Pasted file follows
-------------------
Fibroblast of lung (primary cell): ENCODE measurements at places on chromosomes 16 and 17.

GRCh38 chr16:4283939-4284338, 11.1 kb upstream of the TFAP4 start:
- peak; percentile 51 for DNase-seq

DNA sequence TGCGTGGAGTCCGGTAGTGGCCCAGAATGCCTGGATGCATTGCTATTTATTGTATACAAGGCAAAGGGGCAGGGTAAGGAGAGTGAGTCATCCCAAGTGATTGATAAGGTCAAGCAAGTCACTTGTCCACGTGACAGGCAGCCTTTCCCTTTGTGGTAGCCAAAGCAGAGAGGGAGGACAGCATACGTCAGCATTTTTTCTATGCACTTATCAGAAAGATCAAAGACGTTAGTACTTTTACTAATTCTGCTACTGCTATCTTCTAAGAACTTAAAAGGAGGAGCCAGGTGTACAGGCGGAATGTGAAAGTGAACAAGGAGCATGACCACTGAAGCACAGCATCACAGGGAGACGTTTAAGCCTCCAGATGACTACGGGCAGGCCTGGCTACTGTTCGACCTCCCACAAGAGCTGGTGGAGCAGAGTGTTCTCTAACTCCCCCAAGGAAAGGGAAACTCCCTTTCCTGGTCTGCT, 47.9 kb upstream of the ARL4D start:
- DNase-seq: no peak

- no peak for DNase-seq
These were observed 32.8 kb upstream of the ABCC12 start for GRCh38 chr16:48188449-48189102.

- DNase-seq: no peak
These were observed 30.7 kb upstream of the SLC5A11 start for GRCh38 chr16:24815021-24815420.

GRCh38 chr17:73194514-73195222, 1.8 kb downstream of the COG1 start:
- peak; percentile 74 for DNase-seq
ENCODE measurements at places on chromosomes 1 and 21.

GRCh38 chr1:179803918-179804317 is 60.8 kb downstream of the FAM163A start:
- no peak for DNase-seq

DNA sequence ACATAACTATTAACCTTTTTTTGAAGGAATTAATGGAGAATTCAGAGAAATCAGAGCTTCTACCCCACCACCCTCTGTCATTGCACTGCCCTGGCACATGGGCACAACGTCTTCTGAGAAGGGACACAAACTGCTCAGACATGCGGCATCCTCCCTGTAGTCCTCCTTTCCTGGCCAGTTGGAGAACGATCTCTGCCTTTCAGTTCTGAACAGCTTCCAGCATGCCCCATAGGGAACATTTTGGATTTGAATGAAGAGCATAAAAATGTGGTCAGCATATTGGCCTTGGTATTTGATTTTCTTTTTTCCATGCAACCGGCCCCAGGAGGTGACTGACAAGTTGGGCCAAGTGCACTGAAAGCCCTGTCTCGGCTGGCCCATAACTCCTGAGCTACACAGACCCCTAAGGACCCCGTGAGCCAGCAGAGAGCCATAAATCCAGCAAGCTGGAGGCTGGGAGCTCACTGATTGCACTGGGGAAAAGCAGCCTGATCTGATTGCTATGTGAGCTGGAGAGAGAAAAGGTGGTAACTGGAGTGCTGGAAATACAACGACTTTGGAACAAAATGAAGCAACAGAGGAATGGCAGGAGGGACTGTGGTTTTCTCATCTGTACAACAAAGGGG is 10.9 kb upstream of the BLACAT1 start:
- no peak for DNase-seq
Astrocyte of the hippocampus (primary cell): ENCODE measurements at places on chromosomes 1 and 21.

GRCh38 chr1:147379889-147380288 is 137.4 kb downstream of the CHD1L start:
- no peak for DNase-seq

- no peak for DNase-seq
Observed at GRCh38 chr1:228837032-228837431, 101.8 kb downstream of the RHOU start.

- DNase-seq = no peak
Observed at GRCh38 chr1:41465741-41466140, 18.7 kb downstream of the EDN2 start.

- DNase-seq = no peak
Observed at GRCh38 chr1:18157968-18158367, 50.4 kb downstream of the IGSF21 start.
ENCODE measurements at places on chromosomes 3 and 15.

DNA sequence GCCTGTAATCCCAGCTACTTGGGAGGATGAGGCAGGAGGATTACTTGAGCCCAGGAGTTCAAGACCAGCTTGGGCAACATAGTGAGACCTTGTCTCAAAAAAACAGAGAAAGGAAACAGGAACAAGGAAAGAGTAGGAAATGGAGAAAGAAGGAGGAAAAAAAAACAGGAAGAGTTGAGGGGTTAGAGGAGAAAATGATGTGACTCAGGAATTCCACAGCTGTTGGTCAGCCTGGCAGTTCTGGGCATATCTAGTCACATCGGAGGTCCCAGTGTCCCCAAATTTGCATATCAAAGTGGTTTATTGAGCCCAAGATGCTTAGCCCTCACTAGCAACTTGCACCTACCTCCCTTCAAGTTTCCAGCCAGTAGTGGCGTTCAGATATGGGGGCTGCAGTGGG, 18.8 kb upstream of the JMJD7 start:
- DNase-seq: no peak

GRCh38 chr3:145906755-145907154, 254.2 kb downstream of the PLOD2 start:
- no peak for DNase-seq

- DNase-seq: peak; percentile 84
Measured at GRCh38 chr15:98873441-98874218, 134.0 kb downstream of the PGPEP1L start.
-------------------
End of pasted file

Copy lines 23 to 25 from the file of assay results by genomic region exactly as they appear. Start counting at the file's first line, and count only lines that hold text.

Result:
Observed at GRCh38 chr1:41465741-41466140, 18.7 kb downstream of the EDN2 start.

- DNase-seq = no peak
Observed at GRCh38 chr1:18157968-18158367, 50.4 kb downstream of the IGSF21 start.